Acquired Needs Theory
Some studies have found that David McClelland’s acquired needs theory can predict success in management. The need for achievement, affiliation, and power all operate in combination and are the result of a person’s life experiences.
People who have a strong need to be successful have a high need for achievement. A high need for achievement results in a high level of satisfaction when that person completes projects on time, closes sales with prospects, or drives new and innovative ideas. Jobs that have very explicit goals to be reached are ideal for individuals who have a high need for achievement. Feedback must be regularly available and easy to understand, as they need feedback to determine their next steps in pursuit of the goal. However, a high need for achievement can be problematic as a person is promoted into management. Instead of relentlessly pursuing his or her own goals, this manager must now get the work done by motivating others. It is not uncommon for a manager with a high need for achievement to view coaching and meeting with subordinates as unnecessary. This type of manager will need to resist micromanaging or trying to do the work himself.
People with a high need for affiliation value building relationships. The affiliation-driven employee will be effective in team settings, a strong collaborator, and eager to work with new people.
Managers with a high need for affiliation may find it difficult to deliver unpleasant news and critical feedback. The affiliation-driven manager will need to see the value of providing feedback that will help poor-performing subordinates improve.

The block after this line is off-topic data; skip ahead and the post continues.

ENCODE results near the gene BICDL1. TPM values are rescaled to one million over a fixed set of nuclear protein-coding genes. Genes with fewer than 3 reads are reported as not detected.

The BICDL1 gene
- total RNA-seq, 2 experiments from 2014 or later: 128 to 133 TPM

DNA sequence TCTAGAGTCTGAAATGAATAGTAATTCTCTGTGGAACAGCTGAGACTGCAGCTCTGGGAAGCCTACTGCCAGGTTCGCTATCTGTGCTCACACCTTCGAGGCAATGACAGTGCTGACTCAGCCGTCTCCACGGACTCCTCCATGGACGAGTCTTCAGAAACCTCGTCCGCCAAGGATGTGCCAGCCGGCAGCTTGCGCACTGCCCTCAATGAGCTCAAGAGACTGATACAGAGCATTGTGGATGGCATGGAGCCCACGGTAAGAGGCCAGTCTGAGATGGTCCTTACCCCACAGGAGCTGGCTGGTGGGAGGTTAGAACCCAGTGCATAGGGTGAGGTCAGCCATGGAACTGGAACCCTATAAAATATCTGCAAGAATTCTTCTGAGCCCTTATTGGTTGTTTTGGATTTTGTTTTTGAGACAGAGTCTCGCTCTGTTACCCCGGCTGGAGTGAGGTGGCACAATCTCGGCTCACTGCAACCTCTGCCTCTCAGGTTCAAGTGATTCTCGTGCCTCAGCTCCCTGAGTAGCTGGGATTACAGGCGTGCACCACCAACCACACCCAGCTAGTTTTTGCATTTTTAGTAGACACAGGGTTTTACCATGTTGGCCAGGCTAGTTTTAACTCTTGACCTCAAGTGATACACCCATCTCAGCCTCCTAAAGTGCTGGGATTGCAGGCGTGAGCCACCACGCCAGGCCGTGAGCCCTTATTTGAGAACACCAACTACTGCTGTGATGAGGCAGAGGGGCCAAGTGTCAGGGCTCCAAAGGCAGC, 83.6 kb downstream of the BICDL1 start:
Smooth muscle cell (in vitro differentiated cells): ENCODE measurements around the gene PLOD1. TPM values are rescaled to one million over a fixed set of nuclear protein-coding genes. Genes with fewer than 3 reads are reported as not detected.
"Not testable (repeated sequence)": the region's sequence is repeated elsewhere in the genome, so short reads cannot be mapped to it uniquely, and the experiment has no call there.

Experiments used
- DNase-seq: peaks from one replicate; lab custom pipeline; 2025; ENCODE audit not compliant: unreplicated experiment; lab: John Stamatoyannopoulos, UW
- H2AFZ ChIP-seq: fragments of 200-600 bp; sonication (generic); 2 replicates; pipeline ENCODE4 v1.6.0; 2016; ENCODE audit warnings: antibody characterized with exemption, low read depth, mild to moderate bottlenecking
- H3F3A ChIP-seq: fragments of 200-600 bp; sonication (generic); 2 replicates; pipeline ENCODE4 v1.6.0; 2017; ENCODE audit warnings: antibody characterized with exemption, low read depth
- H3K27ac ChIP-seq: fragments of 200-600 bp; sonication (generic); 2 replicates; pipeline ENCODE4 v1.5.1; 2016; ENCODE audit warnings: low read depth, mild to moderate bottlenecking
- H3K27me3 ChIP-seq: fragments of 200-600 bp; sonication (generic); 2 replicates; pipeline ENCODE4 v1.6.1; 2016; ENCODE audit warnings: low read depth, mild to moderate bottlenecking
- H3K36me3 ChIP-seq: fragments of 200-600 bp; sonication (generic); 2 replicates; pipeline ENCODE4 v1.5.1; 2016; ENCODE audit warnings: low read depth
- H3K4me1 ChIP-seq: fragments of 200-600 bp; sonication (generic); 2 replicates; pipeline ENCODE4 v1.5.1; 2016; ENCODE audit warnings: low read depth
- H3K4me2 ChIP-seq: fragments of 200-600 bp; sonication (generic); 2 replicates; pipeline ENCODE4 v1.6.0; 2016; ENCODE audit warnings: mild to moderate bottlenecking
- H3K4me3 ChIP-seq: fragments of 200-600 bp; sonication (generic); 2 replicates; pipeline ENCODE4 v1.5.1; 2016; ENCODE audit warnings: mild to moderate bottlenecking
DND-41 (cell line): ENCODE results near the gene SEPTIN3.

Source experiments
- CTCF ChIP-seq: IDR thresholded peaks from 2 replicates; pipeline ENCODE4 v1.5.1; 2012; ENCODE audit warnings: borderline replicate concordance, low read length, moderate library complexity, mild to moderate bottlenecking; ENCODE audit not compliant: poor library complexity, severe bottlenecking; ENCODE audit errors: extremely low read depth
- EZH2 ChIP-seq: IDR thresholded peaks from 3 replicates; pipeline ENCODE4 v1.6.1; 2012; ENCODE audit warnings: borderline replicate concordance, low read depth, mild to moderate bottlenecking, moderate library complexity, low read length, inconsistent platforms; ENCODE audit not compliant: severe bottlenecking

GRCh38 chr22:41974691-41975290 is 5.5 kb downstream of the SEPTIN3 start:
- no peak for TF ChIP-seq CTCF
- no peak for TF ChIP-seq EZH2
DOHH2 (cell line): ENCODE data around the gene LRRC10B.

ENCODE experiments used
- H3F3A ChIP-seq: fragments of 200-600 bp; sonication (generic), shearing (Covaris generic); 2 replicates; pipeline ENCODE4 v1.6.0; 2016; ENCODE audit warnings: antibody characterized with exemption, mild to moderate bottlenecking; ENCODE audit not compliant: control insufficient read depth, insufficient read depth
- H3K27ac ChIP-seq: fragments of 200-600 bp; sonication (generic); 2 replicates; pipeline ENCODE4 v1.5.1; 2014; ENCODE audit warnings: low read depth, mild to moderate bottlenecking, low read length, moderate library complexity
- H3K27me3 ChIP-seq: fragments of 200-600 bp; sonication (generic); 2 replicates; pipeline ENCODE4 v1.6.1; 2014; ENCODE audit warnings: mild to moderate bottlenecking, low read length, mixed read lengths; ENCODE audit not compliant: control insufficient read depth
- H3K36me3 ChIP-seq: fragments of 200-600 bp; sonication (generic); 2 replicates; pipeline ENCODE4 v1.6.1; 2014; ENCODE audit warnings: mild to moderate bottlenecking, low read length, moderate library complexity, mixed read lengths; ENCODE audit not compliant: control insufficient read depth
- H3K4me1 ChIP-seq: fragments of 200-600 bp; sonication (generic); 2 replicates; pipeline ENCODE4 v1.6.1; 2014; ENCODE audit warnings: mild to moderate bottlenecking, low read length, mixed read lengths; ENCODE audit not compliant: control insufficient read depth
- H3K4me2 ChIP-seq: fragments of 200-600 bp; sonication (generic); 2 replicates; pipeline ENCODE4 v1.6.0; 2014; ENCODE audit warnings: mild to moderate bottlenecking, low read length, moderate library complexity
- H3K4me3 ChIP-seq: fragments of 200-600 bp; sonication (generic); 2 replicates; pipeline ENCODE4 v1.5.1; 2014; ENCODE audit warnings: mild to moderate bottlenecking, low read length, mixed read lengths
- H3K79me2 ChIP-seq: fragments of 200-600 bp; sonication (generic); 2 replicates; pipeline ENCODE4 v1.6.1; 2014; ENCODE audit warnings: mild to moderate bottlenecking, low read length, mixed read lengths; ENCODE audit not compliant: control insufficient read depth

People with a high need for power are motivated to influence others and control their environment. Their focus is on the larger strategy, the “big picture.” The need for power can be positive in improving the way work is done, negotiating for more resources for a department, or gaining more responsibility for a team. The need for power can be a negative for the firm when it means beating someone else. Of the three acquired needs, the need for power is strongly correlated with effectiveness in managerial and leadership positions.
As a manager, you will be wise to understand employees’ different needs and how that will translate into motivation. Clearly defined goals, timelines, and feedback will be attractive to those with a high need for achievement. Providing and encouraging acknowledgment of good work will motivate people with a high need for affiliation. Employees with a high need for power will be looking for opportunities with more influence and decision making.
- Abraham H. Maslow, “A Theory of Human Motivation,” Psychological Review 50 (1943): 370–396 ↵
- Abraham H. Maslow, Motivation and personality, New York: Harper, 1954 ↵
- David C. McClelland and Richard E. Boyatzis, “Leadership Motive Pattern and Long-Term Success in Management,” Journal of Applied Psychology 67 (1982): 737–743 ↵